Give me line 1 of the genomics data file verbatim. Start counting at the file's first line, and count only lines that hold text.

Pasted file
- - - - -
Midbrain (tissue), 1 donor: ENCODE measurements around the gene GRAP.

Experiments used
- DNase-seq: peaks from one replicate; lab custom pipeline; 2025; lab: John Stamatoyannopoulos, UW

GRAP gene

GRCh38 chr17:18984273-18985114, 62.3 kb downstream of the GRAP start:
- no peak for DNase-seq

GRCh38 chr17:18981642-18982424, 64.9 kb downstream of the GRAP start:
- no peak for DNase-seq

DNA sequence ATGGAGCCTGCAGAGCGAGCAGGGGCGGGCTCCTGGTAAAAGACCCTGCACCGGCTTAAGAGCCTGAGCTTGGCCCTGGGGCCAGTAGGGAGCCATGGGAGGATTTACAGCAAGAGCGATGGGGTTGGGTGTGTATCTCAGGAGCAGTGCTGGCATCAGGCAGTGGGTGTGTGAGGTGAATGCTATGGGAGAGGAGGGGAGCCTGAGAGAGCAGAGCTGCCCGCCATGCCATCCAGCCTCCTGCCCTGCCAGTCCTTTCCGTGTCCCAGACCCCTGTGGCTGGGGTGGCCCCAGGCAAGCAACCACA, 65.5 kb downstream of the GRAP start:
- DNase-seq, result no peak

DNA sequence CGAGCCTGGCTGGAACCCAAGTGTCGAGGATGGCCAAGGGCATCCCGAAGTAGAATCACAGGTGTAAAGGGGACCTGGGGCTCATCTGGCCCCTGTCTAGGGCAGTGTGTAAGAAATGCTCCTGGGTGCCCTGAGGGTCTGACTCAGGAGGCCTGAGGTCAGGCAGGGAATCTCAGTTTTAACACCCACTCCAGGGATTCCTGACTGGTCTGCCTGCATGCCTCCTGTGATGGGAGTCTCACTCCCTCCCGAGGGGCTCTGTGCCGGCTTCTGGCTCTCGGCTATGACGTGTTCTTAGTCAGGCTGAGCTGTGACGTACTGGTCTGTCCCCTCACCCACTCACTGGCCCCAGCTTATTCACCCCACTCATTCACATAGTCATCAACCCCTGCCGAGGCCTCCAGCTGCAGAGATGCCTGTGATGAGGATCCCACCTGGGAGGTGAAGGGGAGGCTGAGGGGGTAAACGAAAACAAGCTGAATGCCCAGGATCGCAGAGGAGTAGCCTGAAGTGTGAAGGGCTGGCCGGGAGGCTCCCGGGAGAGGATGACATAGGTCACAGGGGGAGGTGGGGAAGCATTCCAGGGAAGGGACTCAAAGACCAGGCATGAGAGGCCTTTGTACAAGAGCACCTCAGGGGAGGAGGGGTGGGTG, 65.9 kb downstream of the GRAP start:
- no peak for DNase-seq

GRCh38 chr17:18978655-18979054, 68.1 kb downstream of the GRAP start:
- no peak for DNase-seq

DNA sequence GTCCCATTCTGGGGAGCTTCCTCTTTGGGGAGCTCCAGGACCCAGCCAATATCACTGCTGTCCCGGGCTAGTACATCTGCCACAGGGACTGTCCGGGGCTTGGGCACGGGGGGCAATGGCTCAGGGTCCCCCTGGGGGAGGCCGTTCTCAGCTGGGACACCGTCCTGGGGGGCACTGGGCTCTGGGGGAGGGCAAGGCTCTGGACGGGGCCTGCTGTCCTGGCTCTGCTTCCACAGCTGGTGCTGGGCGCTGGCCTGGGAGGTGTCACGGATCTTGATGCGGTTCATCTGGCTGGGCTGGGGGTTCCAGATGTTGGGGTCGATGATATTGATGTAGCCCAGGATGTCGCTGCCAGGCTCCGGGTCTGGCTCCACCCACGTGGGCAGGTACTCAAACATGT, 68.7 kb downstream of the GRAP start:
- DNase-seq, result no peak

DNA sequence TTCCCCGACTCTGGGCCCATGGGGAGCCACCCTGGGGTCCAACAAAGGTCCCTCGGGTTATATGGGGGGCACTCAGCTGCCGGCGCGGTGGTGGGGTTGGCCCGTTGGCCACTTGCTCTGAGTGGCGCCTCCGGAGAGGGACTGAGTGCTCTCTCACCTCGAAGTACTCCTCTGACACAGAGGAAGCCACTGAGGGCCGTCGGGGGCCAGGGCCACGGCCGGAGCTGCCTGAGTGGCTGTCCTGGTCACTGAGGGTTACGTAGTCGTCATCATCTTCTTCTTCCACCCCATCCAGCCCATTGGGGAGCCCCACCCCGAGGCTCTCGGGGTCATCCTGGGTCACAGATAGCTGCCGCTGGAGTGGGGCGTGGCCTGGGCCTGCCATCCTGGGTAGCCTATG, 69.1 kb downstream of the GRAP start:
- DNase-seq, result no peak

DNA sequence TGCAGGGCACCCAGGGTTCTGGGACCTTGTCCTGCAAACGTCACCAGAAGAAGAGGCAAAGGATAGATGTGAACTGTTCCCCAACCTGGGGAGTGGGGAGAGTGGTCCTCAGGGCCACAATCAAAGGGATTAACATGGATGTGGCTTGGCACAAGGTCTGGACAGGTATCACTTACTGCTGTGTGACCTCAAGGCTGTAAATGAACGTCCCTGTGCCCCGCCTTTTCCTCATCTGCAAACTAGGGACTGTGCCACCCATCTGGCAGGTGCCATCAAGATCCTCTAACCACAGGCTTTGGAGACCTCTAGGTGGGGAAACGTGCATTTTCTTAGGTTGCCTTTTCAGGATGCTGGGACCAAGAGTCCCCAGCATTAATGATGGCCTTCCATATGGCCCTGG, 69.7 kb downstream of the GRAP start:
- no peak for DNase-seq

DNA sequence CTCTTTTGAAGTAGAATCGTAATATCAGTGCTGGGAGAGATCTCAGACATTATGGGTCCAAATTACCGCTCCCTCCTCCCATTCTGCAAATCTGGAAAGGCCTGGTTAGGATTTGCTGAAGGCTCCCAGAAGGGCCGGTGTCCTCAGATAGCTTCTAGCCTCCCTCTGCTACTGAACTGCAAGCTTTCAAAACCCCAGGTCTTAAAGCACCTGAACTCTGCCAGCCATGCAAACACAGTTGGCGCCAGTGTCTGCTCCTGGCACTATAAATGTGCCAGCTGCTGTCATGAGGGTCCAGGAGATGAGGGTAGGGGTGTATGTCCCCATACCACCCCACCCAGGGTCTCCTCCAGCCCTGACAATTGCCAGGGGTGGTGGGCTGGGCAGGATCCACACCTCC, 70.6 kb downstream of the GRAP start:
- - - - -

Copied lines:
Midbrain (tissue), 1 donor: ENCODE measurements around the gene GRAP.